If you’re looking for more inspiration check out this dual-axis PVC dolly project.
Continue reading “Camera dollies hacked together by stop motion filmmakers”
For camera fanatics the acquisition of an old camera is a thrilling event. But if you’re going to collect them, you’d better have some repair skills so that you can also use them. [Fernando’s] latest find was this Minox 35mm camera. The aperture needed cleaning, and after reassembling the unit he realized the he had not marked the focus ring when taking it apart. This is not a reflex camera, so you can’t look in the view finder to adjust focus. He came up with his own method to get the focus ring calibrated.
The focal point needs to focus on the film. He simulated this plane using some magic tape, which removes easily without leaving a residue. When the shutter is open, you can see the image projected on this translucent surface. He then set up the camera with the lens 90 cm from a bright light bulb. By adjusting the focus to create a sharp image on the temporary screen, he knows the focus is calibrated, and can reset the focus ring to the 0.9m mark.
Need some help developing that exposed film? You could always give the coffee and vitamin C hack a try.
While it seems that the digital camera is king, some people still love shooting with good old 35mm film – [Costas Kaounas], a high school teacher and photographer certainly does. He recently published plans for a great-looking 35mm pinhole camera over at DIY photography that we thought you might enjoy.
[Costas] put together a set of simple hand-drawn plans for the camera, that you can easily replicate with a bit of free time. The camera is built mostly from card stock, both in 1mm and 3mm flavors, also incorporating popsicle sticks and an aluminum can. The popsicle sticks are used to create a manual shutter for the camera, while the pop can is used to form the pinhole aperture.
It’s a pretty simple hack as you can see, with nary an electronic part to be found. It will take you a bit of time to construct however, since you’ll need to let the glue dry between certain steps.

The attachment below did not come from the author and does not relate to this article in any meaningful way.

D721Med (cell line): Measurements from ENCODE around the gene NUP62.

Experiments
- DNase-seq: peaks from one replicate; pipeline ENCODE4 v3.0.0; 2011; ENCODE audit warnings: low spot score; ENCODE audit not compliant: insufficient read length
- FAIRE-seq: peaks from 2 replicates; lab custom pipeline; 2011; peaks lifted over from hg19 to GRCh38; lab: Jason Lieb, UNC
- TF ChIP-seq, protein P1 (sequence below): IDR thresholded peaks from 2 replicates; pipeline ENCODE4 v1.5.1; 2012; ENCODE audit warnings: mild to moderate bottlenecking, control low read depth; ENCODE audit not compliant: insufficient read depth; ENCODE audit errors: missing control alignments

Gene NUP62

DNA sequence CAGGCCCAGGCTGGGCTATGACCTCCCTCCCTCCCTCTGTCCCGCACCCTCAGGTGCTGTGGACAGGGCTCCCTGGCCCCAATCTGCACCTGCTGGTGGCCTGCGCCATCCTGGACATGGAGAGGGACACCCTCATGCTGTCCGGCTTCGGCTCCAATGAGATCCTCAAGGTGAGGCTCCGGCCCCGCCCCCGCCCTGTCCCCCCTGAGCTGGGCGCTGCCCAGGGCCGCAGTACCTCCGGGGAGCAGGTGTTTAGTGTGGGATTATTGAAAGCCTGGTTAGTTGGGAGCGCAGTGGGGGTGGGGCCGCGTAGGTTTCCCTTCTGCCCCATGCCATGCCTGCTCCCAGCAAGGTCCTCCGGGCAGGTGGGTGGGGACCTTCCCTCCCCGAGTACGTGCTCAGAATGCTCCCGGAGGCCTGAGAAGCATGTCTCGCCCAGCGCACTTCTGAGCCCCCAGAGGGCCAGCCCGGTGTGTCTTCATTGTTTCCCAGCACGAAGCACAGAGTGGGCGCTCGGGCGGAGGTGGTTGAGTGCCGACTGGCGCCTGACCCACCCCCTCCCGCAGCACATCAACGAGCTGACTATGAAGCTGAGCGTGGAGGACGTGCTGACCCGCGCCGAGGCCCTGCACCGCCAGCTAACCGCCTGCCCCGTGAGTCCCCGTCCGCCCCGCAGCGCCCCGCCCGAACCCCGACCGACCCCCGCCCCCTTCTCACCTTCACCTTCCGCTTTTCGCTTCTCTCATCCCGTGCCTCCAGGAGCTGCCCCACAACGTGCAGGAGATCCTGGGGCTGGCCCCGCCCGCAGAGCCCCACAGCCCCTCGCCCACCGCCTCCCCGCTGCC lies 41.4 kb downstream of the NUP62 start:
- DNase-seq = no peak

Love it or leave it, you’ve got to admit that the panoramic shots it takes are pretty nice!
If we’ve piqued your interest in pinhole cameras, be sure to check out this Lego pinhole camera as well as this beer can pinhole camera.
We saw this picture on Flickr this morning and started getting really curious. The caption says that [Steffanhh1] modified the Yashica Electro Shutter camera to be fully manual. We’re not camera experts so we had to do a little research to see what was going on here. The Yashika Electro got its name due to how the shutter speed is controlled. You have two little LEDs that light up depending on which direction you need to turn the dial (based on ambient light?). [Steffanhh1] really wanted full control, so they hacked in a dial with a knot of resistors under it. The first test photographs are downloading developing, so we’ll have to wait to see the results.
[Timur Civan], with a beautiful merge of past and present, has taken a 102 year old camera lens (a 35mm F5.0 from hand cranked cinema cameras) and attached it to his Canon EOS 5D. While this is not the first time we’ve seen someone custom make a camera lens or attach a lens to a different camera, such as when we brought you plumbing tilt shift or iPhone camera SLR or Pringles can macro photography, the merge of old tech with new warms our empty chest cavities hearts. Catch some additional shots of 1908/2010 New York City after the jump.
Continue reading “From cinema to stills, camera lens gets new life”